The output of the integrated circuit IC2 is connected to a squaring circuit comprising transistors Q1 and Q2 and the associated biasing resistors. In the quiescent state, transistors Q1 and Q2 are biased into cutoff. When the output of integrated circuit IC2 switches to its low state, i.e., upon receipt of a light pulse of sufficient intensity to cause the signal on line 54 to become more negative than the reference signal on line 56, the transistor Q1 is driven into saturation which in turn drives Q2 into saturation. When transistor Q2 is driven into saturation, the output signal from the squaring circuit on line 58 goes negative.
With reference now to FIG. 6b, the squaring circuit output on line 58 is provided to the first one-shot multivibrator 36. The first one-shot multivibrator includes a differentiating circuit comprising capacitor C7 which converts each square wave from the squaring circuit on line 58 to a negative-going spike and a positive-going spike at the leading and trailing edges, respectively, of the square wave. These spikes are provided to one terminal of an integrated circuit IC3.
The first one-shot multivibrator 36 includes transistors Q3 and Q4 and a CMOS NAND gate integrated circuit IC3. Transistors Q3 and Q4 are normally off. CMOS logic is preferred since it has low power consumption and its output swings from the positive supply potential to the system ground potential to aid in turning transistors Q3 and Q4 on and off. Initially, input pin 1 of the NAND gate integrated circuit IC3 is biased at a logic "1" by resistor R14 which is connected to the +9 volt supply. Since Q3 and Q4 are off, input pin 2 of the NAND gate integrated circuit IC3 is also initially biased at logical "1" by resistor R15 which is connected to the +9 volt supply. Accordingly, the output of the NAND gate IC3 is low, i.e. at logical "0". When a detector signal is received from the squaring circuit on line 58, capacitor C7 provides the negative-going spike to input pin 1 of the NAND gate integrated circuit IC3 causing the output of the NAND gate integrated circuit IC3 to be raised to approximately +9 volts. Capacitor C8 is charged when the output of integrated circuit IC3 is high, i.e. at logical "1". When capacitor C8 is charged to a predetermined level by the output signal from the NAND gate integrated circuit IC3, transistor Q3 turns on and in turn turns on transistor Q4. Consequently, input pin 2 of the NAND gate integrated circuit IC3 is dropped to a logical "0". The output of the NAND gate integrated circuit IC3 remains high, even though the signal at input pin 1 rapidly returns to logical "1" as the spike from differentiating capacitor C1 dissipates, so long as Q3 and Q4 remain conducting under the control of the charge on capacitor C8 until the charge on capacitor C8 is reduced to a value which allows transistors Q3 and Q4 to again turn off. Transistor Q3 acts as a high input impedance buffer so that when it is on, and consequently, diode D1 is reverse-biased, the principal discharge path for capacitor C8 is through resistor R18. The voltage at the base of transistor Q3 decays exponentially from essentially +9 volts until it reaches approximately +1.4 volts, i.e. two-forward diode drops. At that time, the transistors Q3 and Q4 turn off. When transistor Q4 turns off, the signal on input pin 2 of NAND gate IC3 returns to logical "1" to cause the output of integrated circuit IC3 at pin 3 to return to logical "0".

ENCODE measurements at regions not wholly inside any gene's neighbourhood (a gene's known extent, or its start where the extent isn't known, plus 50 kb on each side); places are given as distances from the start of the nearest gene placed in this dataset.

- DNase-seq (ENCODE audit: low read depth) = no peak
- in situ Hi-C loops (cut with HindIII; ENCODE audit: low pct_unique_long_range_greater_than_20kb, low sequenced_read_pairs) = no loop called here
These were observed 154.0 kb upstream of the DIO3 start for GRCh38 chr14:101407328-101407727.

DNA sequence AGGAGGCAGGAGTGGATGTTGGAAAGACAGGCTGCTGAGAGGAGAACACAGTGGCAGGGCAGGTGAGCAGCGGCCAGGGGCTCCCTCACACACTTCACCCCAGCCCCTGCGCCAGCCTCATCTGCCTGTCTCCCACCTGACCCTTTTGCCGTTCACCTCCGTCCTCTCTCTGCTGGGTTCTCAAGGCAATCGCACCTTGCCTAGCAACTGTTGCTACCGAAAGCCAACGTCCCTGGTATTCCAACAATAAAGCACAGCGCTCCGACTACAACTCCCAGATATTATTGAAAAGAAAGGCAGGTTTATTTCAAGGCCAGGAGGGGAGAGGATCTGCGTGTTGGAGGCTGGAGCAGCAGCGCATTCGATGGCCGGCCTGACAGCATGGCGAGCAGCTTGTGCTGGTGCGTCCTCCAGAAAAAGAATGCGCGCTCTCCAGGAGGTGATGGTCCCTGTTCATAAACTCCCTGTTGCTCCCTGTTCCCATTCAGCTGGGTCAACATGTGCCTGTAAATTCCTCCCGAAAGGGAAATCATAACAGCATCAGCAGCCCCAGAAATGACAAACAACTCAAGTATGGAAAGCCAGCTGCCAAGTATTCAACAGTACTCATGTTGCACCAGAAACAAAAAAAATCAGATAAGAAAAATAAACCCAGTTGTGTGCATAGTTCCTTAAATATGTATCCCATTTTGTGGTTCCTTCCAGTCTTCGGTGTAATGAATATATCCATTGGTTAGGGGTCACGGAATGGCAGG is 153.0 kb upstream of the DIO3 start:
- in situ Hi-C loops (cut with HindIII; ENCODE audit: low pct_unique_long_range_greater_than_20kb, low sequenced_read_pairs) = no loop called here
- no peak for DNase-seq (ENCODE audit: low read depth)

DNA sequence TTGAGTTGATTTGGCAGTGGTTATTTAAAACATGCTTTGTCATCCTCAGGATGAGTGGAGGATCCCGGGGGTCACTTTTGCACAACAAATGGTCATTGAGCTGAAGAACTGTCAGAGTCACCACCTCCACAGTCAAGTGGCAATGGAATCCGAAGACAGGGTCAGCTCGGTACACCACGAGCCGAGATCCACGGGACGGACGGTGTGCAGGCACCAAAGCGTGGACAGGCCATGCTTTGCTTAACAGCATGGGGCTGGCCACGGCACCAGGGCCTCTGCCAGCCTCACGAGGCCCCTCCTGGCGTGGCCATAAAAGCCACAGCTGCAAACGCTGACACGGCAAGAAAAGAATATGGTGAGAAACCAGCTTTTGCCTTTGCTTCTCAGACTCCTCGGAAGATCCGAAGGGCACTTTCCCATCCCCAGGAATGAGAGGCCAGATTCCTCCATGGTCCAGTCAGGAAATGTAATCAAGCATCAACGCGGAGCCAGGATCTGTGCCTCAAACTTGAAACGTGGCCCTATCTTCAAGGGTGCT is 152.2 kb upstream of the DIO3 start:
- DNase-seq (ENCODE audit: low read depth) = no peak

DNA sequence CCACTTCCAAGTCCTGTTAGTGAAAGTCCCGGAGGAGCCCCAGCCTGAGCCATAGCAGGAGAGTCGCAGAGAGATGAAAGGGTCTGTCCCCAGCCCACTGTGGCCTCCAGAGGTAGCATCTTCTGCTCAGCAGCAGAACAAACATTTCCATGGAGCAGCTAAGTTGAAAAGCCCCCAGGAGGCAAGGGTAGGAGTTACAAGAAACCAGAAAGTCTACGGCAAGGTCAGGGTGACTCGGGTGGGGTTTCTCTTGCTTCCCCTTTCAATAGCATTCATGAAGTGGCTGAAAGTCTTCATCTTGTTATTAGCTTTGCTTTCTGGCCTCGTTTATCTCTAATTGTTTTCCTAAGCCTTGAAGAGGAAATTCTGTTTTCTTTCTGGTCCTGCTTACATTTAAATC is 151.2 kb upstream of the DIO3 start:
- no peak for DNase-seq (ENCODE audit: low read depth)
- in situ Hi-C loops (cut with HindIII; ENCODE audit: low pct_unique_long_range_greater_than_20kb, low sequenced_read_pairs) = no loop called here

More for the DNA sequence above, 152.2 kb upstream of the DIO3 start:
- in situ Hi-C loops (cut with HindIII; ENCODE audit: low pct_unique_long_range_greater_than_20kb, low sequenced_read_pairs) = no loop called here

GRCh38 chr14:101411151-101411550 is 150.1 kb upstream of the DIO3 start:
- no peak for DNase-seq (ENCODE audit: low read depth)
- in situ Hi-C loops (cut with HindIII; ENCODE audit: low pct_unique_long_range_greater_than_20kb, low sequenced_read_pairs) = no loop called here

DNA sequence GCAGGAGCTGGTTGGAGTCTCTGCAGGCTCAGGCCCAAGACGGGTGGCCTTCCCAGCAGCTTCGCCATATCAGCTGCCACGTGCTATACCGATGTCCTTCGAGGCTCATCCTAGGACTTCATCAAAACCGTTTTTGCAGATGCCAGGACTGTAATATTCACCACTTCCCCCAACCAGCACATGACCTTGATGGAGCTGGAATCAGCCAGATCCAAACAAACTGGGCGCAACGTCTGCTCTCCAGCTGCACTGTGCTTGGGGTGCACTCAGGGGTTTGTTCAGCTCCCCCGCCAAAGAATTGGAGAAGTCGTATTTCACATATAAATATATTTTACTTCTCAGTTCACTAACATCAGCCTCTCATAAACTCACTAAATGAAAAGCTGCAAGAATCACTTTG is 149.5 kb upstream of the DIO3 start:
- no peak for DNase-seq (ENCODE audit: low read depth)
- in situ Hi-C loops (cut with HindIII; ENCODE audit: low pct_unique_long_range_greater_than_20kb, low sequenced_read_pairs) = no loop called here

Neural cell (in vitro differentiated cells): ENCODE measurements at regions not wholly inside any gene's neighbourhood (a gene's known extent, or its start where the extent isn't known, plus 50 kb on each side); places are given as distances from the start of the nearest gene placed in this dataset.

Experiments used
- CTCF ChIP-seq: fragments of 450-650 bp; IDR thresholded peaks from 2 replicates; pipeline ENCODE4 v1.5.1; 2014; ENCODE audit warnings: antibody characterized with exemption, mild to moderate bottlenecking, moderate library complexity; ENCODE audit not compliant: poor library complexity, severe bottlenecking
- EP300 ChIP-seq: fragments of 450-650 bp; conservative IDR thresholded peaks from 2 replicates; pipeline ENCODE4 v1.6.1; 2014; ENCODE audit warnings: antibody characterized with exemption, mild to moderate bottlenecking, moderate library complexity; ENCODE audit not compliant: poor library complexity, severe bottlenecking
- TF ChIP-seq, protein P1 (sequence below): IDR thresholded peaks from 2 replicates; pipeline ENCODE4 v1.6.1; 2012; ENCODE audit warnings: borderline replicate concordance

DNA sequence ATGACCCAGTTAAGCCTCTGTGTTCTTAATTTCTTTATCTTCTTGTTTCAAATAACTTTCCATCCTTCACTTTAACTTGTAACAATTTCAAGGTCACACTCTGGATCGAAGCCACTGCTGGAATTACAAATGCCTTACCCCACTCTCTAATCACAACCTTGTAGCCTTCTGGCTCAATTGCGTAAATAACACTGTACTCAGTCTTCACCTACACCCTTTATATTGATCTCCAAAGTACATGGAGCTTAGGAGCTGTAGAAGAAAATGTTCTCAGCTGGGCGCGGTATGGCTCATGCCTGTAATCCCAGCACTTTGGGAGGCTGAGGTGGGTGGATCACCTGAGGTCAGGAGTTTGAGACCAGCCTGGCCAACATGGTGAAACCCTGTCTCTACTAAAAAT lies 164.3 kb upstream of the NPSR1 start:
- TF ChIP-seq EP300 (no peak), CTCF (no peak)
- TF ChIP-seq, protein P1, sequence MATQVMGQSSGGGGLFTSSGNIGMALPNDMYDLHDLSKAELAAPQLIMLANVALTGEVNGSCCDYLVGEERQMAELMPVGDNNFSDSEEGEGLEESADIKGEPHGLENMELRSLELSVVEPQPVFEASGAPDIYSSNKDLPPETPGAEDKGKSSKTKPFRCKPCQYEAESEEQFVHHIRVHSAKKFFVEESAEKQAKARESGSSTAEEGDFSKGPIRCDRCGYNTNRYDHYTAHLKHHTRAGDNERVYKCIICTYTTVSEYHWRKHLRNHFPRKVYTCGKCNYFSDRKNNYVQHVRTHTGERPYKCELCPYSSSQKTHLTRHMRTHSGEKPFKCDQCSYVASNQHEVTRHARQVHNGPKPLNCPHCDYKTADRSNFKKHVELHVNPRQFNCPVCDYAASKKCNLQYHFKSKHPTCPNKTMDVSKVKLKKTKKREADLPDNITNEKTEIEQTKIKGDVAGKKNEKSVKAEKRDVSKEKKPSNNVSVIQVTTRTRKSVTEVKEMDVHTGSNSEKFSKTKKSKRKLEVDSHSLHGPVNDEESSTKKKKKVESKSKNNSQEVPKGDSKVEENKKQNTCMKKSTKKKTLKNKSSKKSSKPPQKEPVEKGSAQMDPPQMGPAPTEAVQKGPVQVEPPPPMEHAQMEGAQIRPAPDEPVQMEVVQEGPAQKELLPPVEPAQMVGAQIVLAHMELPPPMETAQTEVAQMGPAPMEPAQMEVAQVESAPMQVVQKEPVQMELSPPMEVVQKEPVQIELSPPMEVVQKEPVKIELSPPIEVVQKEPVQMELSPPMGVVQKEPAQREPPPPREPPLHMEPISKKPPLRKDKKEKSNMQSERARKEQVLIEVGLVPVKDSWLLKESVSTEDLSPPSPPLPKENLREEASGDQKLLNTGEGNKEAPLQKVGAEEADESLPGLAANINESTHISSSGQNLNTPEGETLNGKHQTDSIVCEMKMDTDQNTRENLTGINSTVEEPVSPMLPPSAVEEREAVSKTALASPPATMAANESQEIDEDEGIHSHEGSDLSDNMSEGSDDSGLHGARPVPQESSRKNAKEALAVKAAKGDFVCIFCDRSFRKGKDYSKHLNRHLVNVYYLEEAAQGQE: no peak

In view of the above description of the first one-shot multivibrator 36, it can be seen that the duration of the pulse from the first one-shot multivibrator 36 is essentially determined by the values of capacitor C8 and resistor R18. In one exemplary embodiment capacitor C8 had a value of 0.001 microfarad and the resistor R18 had a value of 18 kilohms to provide a one-shot pulse duration of 30 microseconds.
The output signal from the first one-shot multivibrator 36 on line 60 is received by the recirculating shift register 38 which serves as a programmable memory for the transponder 12. More specifically, the recirculating shift register 38 stores the unique binary identification number of each respective transponder 12 in the object identification system. The recirculating shift register may be an integrated circuit IC4 of the type identified by the model number CD4006AE. Alternatively, a 64 bit recirculating shift register identified by the model number CD4031A may be used to increase the code size capability. Integrated circuits IC4 receives the pulses from the first one-shot multivibrator 36 at its input pin 3. Pin 3 is the usual clock input for the integrated circuit shift register IC4. The shift register is connected as illustrated to provide recirculation of the binary code stored therein. Upon each negative-going edge of the output pulse from the first one-shot multivibrator 36, the shift register IC4 is clocked through one position. Consequently, as the transponder 12 receives sequential pulses from the interrogator 14, which pulses yield output pulses from the first one-shot multivibrator 36, the binary code stored in the shift register IC4 is clocked through the positions in the shift register IC4 to cause the bits of the binary code stored in the shift register IC4 to appear sequentially at the shift register output pin 9.